WASHINGTON – Last week, the House Appropriations Subcommittee on Agriculture, Rural Development, Food and Drug Administration and related agencies began making final changes on the fiscal year 2012 bill that will fund USDA from Oct. 1 through Sept. 30, 2012. Language prohibiting USDA’s Grain Inspection, Packers and Stockyards Administration (GIPSA) from spending any funds “…to write, prepare, develop, or publish a final rule or an interim final rule in furtherance of, or otherwise to implement the proposed rule required under Title XI of the 2008 farm bill” is contained in this bill, according to the May 27 edition of the National Chicken Council’s Washington Report.
Unveiled last June, the proposed GIPSA rule was written in response to a 2008 farm bill directive to review marketing and competition issues in the livestock and poultry industries.
The bill includes cuts to discretionary spending of $2.6 billion from last year’s levels and funds discretionary programs at $5 billion less than President Obama’s budget request. The Food Safety and Inspection Service (FSIS) is funded at $34,475,000 below the fiscal year 2011 continuing resolution level, the NCC report relays. The bill states “the funding level may force FSIS to make some choices about the staffing levels that are currently maintained at district and headquarters offices, but the funding level ensures that inspection and sampling activities will be carried out uninterrupted.”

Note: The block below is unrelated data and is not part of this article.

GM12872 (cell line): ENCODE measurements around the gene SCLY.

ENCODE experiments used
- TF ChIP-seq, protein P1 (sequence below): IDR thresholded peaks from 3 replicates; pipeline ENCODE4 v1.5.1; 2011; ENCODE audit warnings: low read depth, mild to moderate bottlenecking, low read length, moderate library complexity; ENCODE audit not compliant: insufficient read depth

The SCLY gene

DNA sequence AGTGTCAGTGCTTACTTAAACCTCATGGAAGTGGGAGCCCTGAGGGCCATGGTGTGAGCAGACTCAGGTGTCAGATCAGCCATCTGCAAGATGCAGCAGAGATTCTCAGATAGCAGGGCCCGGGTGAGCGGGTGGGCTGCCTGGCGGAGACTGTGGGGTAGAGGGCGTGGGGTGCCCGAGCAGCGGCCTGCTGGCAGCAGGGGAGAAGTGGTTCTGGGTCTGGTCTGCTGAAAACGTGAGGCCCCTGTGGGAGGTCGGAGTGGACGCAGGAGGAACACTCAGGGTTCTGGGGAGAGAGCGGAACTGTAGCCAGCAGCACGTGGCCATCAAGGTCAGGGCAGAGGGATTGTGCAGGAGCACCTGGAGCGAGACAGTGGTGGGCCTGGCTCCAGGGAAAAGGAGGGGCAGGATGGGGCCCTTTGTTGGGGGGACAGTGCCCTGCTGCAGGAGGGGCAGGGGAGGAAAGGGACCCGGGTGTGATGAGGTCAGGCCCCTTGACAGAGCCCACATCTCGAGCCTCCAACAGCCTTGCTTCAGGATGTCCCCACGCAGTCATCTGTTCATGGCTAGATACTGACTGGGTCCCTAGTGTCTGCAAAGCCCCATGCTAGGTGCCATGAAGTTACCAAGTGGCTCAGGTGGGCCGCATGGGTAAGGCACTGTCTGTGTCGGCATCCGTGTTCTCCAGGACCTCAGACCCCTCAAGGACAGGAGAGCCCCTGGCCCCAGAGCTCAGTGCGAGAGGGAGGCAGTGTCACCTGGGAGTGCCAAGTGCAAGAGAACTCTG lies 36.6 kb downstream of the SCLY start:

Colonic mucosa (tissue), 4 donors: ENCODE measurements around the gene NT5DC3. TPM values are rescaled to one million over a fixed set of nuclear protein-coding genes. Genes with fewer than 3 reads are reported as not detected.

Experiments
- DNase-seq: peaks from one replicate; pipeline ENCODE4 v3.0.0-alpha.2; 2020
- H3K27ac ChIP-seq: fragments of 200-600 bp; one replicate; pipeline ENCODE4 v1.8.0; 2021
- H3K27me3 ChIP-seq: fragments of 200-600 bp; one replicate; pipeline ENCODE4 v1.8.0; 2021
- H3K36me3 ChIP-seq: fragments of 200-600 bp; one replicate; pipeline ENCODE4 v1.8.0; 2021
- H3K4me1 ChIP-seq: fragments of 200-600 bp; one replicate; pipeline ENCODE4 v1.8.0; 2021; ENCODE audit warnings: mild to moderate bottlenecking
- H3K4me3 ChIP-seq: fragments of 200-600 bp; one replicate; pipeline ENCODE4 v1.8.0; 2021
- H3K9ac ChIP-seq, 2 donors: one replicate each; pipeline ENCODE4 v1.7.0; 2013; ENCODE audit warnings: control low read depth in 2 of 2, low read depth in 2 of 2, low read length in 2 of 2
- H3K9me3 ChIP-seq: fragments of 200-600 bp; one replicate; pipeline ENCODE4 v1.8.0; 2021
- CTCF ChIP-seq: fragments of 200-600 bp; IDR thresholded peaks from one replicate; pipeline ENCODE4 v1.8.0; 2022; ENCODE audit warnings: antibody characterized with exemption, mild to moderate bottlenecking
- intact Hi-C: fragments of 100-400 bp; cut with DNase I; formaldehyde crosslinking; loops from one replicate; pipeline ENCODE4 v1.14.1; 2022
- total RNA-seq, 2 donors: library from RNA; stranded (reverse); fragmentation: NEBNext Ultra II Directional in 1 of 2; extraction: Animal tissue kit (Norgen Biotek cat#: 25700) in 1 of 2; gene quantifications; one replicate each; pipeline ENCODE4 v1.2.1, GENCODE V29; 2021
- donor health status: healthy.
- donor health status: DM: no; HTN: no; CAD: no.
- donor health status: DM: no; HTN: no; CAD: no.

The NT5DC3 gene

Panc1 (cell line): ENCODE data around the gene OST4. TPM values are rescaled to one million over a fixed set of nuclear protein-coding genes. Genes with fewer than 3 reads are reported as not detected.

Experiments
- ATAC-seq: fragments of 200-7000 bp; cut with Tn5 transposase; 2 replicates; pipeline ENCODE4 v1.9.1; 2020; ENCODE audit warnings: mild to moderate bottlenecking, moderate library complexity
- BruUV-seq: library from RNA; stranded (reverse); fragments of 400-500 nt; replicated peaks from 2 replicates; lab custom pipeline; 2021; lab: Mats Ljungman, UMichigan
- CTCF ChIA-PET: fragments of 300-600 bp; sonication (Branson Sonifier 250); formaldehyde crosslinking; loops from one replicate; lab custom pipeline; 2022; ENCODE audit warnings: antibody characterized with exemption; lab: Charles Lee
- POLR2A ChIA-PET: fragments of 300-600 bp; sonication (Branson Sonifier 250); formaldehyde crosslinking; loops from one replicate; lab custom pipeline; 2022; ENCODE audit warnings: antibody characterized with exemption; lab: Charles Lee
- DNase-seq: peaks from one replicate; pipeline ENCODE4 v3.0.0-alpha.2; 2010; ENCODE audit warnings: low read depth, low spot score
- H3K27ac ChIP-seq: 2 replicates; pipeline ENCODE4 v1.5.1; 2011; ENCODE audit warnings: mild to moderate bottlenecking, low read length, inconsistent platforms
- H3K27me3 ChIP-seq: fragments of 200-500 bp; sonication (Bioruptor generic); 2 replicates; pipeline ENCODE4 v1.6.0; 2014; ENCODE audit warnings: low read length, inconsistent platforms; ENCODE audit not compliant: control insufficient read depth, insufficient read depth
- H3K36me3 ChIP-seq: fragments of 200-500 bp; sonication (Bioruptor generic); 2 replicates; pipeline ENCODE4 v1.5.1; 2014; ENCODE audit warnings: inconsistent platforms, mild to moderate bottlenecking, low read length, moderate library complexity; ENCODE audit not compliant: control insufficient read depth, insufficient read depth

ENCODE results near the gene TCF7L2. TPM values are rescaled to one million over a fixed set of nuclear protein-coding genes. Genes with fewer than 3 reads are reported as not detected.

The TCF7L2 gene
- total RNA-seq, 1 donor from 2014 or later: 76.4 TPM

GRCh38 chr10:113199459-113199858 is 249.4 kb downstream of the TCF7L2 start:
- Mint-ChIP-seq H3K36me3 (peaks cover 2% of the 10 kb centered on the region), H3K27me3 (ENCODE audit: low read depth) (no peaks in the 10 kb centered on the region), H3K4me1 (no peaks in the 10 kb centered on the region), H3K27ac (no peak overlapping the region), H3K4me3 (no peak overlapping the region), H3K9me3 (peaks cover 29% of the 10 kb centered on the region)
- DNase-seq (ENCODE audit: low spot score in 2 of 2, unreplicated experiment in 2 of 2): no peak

Other bill language under FSIS would allow for expanding the HACCP-based Inspection Models Program (HIMP) that would encourage USDA to open up the program to more than the 20 plants currently participating.
Additional provisions of the bill include:
- The Animal and Plant Health Inspection Service will be funded $73 million below last year’s budget and includes a reserve fund for emergencies.
- The Agricultural Research Service budget is reduced by $353 million over last year’s level, and all conservation programs are cut by $99 million.
- The Food and Drug Administration (FDA) budget is cut by 11.5 percent, which is less than the overall cut to the bill of 13.4 percent and includes user fees totaling $3.7 billion.
- The Commodity Futures Trading Commission (CFTC) was cut by $136 million or 44 percent less than the president’s request.
Language that would eliminate the Biomass Crop Assistance Program (BCAP) is also included in the funding measure. Funding for the Rural Energy for America Program (REAP) would also be eliminated. BCAP is designed to provide financial incentive to farmers to produce biomass crops for heat, power, biobased products and advanced biofuels. REAP provides grants and loan guarantees to finance new energy products. Earlier this month, Secretary of Agriculture Tom Vilsack approved the final BCAP subsidies. REAP grant and loans have been made available to about 6,000 farmers. The full House Appropriations Committee will take up the bill passed by the subcommittee on May 31.